One copy of the prize submission should be sent to each of the following committee members. To meet the prize deadline, submissions must be postmarked by January 20, 2018. For questions on e-book submissions, please contact the prize committee chair.
- Dr. E. Moore Quinn (Committee Chair)
Department of Sociology and Anthropology
College of Charleston
66 George Street
Charleston, SC 29424
Contact Dr. Quinn at QuinnE@cofc.edu with questions about this prize.
- Dr. Cara Delay
- Dr. Brigittine French
About this Prize
Born in Astoria, Queens, New York, in 1916, James S. Donnelly, Sr., attended St. Francis College in Brooklyn in the mid-1930s and received his Master’s and doctoral degrees from Fordham University. He completed his doctoral dissertation in 1942 under the guidance of the distinguished medieval historian Jeremiah F. O’Sullivan. This work was published in 1949 by Fordham University Press in its history series under the title of The Decline of the Medieval Cistercian Laybrotherhood.
Donnelly joined the Fordham faculty in 1943 and rose to the rank of associate professor and director of graduate studies in the history department. His impressive administrative talents led to his appointment as dean of Fordham’s School of Education in 1955, a position in which he served with distinction until 1962. In those years the School of Education, located at 302 Broadway in Manhattan, was an institution for undergraduates seeking the credentials necessary to become elementary- and secondary-school teachers. The leadership of such an institution appealed greatly to Donnelly, who was recognized as an outstanding teacher himself and was dedicated to the development of excellent faculty for the Catholic schools of New York City and its suburbs.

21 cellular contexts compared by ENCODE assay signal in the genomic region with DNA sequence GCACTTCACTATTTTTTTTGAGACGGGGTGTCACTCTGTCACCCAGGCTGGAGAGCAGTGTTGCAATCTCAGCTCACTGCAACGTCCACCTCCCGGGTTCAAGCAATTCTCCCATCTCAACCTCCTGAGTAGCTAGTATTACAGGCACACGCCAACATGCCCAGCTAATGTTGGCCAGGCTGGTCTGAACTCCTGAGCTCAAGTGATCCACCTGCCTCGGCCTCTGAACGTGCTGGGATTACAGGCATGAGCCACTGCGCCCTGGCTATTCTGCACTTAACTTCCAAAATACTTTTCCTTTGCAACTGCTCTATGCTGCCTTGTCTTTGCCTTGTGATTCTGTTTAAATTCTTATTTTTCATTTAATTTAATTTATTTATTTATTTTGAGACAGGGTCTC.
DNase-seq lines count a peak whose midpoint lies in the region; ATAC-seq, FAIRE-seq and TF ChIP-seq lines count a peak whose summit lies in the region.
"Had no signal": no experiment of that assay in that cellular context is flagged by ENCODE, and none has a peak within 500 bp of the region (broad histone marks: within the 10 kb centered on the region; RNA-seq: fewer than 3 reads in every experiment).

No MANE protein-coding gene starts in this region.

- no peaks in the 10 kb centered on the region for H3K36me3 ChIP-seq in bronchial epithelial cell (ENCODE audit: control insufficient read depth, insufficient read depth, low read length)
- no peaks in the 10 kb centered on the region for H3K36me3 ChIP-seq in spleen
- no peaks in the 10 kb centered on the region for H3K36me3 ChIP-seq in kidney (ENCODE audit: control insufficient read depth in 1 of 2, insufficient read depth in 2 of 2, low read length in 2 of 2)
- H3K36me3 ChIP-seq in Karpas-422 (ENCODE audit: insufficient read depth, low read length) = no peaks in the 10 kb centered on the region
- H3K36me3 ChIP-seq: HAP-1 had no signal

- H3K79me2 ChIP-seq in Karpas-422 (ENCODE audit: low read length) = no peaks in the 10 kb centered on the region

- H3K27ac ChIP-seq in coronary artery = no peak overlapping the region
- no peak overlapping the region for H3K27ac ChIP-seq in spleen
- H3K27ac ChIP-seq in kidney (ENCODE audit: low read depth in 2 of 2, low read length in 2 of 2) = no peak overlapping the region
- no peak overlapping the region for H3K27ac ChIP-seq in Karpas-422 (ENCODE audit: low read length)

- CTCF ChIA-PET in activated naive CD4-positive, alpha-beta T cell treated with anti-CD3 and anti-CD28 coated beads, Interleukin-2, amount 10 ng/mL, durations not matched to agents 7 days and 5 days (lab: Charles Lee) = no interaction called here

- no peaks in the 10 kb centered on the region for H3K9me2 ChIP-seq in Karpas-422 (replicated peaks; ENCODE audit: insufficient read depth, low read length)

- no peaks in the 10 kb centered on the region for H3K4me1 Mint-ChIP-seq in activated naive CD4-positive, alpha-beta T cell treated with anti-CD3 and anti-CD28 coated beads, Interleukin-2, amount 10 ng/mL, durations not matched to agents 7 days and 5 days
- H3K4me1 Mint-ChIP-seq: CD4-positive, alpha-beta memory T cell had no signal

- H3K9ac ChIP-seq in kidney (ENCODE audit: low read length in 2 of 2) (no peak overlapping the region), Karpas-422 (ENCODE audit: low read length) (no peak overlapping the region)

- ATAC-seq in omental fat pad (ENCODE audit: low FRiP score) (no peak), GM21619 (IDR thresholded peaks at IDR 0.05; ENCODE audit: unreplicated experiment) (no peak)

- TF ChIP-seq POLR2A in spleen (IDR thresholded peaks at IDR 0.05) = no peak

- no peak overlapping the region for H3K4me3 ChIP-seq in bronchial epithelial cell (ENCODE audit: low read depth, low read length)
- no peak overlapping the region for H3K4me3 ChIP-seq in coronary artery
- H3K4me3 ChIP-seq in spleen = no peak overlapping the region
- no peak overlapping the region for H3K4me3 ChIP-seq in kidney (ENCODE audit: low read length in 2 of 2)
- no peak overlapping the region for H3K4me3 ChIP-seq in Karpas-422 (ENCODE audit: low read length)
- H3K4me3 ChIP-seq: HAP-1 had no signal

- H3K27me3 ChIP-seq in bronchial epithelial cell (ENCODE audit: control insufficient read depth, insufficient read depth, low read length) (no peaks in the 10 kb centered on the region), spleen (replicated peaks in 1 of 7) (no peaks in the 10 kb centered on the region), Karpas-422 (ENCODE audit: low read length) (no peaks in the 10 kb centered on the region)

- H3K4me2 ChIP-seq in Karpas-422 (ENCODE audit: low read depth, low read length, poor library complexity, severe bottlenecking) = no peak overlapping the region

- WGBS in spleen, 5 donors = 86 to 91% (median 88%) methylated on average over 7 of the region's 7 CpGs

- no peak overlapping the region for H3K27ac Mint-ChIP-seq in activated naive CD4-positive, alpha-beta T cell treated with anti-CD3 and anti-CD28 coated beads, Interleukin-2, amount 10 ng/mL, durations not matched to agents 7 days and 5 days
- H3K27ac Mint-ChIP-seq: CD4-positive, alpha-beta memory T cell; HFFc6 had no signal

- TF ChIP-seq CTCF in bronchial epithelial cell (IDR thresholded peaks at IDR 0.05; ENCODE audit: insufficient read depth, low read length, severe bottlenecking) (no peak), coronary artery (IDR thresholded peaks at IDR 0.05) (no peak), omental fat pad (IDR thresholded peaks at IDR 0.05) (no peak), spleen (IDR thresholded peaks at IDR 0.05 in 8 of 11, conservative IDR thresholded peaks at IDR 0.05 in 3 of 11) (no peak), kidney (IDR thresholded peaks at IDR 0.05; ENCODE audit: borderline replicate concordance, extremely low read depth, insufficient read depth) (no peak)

A prior interest in Catholic educational publishing blossomed into a new career in 1962, when Donnelly was named chief editor of Catholic publications by the Silver Burdett Company, based in Morristown, New Jersey. Donnelly subsequently became the head of Silver Burdett’s college division and worked with academics in editing and co-authoring textbooks for students at both community colleges and universities. From 1967 to 1972 he continued in publishing, first with Random House and then with McGraw-Hill, where he directed computer-based instruction and edited a series of social-studies books. In 1973 he joined Bell Telephone Laboratories as an editor of scientific reports and retired from Bellcore, a Bell successor company, in 1986. He died in 1989 at the age of 73.
The James S. Donnelly, Sr., Prize, named in honor of this tremendous scholar, editor, and teacher, was first awarded in 1999.